Blouch: Degrees earned during pandemic will be worth more

Cat Blouch

Editor’s Note: All opinion section content reflects the views of the individual author only and does not represent a stance taken by The Collegian or its editorial board.

With every login to our Zoom classes and every pre-recorded lecture we sit through, it’s natural to wonder whether a degree earned during a pandemic holds the same value as a degree earned in a traditional environment. 


Though bleak times may overshadow judgment, there’s a strong case in saying that a COVID-19 degree is actually worth more than its regular counterpart. 

“Being well-versed in remote learning indicates a stronger sense of the type of communication style we will expect within the post-pandemic workplace.”

The pandemic cements cultural norms and styles of communication that are not going to simply cease once the lingering fears of the disease vanish. Businesses are already moving toward the organizational structure of “distributed work,” described by entrepreneur and web developer Matt Mullenweg, in which more workers within a company work remotely and asynchronously. 

Twitter is one such company. The company’s human resources head, Jennifer Christie, stated in an interview with BuzzFeed News, “I do think we won’t go back,” in reference to the old working organizational structure.

“People who were reticent to work remotely will find that they really thrive that way,” she said. “Managers who didn’t think they could manage teams that were remote will have a different perspective.”

Being well-versed in remote learning indicates a stronger sense of the communication style we will expect within the post-pandemic workplace.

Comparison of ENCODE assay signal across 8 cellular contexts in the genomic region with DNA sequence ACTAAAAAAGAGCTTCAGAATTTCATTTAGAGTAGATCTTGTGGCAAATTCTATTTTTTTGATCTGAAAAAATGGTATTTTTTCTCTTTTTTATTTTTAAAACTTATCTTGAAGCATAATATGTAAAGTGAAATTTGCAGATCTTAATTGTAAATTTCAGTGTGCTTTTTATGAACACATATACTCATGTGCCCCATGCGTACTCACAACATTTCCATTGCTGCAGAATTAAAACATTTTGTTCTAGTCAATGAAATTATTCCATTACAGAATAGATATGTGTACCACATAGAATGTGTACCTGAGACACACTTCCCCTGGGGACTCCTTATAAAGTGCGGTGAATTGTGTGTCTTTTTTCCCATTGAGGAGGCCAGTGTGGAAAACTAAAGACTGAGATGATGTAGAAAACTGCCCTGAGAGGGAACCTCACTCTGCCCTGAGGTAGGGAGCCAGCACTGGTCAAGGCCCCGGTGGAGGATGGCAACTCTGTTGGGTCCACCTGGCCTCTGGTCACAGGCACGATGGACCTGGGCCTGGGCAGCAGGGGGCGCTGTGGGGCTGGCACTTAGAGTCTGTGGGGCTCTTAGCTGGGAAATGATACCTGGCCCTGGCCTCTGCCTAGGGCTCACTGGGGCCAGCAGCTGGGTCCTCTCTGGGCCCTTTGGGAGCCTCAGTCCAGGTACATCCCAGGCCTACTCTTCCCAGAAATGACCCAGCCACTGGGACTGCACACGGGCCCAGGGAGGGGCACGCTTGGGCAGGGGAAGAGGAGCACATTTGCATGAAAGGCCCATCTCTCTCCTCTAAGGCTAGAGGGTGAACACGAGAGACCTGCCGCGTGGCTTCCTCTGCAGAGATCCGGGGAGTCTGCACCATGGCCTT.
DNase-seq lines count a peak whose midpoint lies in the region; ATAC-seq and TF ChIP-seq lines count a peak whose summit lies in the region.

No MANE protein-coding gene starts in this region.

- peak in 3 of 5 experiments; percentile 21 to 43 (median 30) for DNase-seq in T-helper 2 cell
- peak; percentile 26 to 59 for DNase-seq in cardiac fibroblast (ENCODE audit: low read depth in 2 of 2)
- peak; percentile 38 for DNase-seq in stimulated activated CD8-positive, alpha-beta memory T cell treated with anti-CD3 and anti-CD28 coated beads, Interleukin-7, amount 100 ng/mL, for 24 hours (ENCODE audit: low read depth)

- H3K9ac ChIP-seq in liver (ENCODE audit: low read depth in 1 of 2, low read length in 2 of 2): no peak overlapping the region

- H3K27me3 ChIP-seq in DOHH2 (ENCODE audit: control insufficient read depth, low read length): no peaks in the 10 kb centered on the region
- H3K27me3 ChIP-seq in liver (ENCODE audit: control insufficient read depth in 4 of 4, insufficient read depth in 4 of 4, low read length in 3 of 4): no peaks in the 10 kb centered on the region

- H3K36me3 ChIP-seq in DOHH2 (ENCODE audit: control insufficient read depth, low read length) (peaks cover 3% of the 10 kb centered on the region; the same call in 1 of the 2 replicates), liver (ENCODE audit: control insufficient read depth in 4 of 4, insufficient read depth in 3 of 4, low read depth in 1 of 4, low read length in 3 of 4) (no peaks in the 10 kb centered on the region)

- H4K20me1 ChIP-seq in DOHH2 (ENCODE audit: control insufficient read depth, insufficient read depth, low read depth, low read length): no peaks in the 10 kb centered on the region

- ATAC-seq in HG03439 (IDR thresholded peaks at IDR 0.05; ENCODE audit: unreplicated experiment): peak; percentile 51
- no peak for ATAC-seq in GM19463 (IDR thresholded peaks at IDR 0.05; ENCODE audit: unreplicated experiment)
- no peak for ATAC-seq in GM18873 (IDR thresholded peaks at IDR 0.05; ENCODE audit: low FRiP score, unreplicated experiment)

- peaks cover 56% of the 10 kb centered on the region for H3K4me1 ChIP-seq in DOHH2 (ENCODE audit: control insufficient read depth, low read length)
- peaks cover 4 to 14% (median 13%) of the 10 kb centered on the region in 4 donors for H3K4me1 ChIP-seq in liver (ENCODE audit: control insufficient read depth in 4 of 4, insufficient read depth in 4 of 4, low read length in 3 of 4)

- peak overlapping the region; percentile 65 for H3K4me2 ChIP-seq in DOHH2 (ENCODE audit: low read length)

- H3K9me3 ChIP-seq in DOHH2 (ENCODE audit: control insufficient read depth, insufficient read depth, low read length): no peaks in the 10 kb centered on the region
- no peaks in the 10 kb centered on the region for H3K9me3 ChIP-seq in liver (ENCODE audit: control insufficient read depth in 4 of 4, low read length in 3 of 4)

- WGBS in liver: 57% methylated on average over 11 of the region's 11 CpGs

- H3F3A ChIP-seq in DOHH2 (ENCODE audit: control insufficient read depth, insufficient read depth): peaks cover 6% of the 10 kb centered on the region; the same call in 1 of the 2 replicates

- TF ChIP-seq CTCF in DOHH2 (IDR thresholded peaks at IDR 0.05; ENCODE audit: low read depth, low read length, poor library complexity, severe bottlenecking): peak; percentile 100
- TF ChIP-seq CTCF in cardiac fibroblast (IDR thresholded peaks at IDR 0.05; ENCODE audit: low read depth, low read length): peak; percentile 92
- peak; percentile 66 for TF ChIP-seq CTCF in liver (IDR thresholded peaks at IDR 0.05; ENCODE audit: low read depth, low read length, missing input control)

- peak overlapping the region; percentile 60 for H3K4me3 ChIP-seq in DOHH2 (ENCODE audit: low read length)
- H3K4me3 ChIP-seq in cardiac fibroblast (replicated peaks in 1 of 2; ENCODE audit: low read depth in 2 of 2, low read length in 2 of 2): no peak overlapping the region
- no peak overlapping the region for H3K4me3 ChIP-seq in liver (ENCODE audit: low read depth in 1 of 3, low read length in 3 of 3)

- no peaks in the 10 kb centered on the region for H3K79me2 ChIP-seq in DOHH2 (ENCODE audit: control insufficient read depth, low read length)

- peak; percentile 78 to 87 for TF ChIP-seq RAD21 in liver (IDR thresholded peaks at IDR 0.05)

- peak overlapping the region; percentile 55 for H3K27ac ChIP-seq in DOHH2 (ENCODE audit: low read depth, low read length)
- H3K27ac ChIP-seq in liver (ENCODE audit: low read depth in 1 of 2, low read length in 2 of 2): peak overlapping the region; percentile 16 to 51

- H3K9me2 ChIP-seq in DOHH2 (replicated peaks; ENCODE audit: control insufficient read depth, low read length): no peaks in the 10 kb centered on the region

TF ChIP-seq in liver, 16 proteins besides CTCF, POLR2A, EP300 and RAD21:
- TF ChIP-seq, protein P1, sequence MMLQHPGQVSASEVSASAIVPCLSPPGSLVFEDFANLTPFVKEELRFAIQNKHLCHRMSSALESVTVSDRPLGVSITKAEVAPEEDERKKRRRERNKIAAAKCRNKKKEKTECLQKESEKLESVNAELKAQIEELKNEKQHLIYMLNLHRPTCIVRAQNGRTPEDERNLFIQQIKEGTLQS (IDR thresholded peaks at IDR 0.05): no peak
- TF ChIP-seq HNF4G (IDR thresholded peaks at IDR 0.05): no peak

Though it may be difficult to see how this type of formal communication can be seen as more attractive, such is the case with any dramatic adaptation within an organization, there is a period of assimilation. The economic theory of the productivity J-curve explains this well. 

“the element of perseverance displayed by students who continue to make the dedication to their education creates value for the degree earned during a pandemic.”

The National Bureau of Economic Research explains that, when companies first adopt new technologies, their productivity drops slightly but then increases significantly, mirroring the shape of a J. Earning a college degree during 2020 can be likened to the first stage of the rapid adoption process.

This indicates that by the time we are ready to enter the workforce, we will be equipped with the skills required for the large uptick in productivity expected by organizations shifting to this style of communication.

Additionally, the element of perseverance displayed by students who make the dedication to their education creates value for the degree earned during a pandemic. 

My fellow columnist Cody Cooke makes the claim that, “students’ perseverance throughout these stressful and immensely disorienting semesters should certainly be acknowledged, but these circumstances don’t qualify our collective education for a higher value.” I disagree.


It should be noted that the nature of the shift in communication styles due to COVID-19 shares a strong similarity to the expectation of adaptability employers desire in order to keep up with the demands of rapidly changing working conditions. 

Management trends, as discussed in the Cost Engineering Journal, suggests workplace environments are moving toward “organic commitment, self-discipline and teamwork.” Continuing studies through such parlous circumstances sends a strong message to employers that you are able to keep up with a changing work environment, which is an advantage we have over our peers who earned the same degrees before us. 

Nonetheless, the future is uncertain. It’s impossible to state that a “pandemic degree” will be worth more or less once it’s time for us to walk across the graduation stage and move into the workforce. 

Certain degrees may be valued more than others. However, there is still solace in stating that, despite being thrust into such a confusing era, our unique experiences as students during a pandemic can make us stand out from our elder peers. 

Editor’s Note: The opposing viewpoint for this head-to-head can be found here.

Cat Blouch can be reached at or on Twitter @BlouchCat.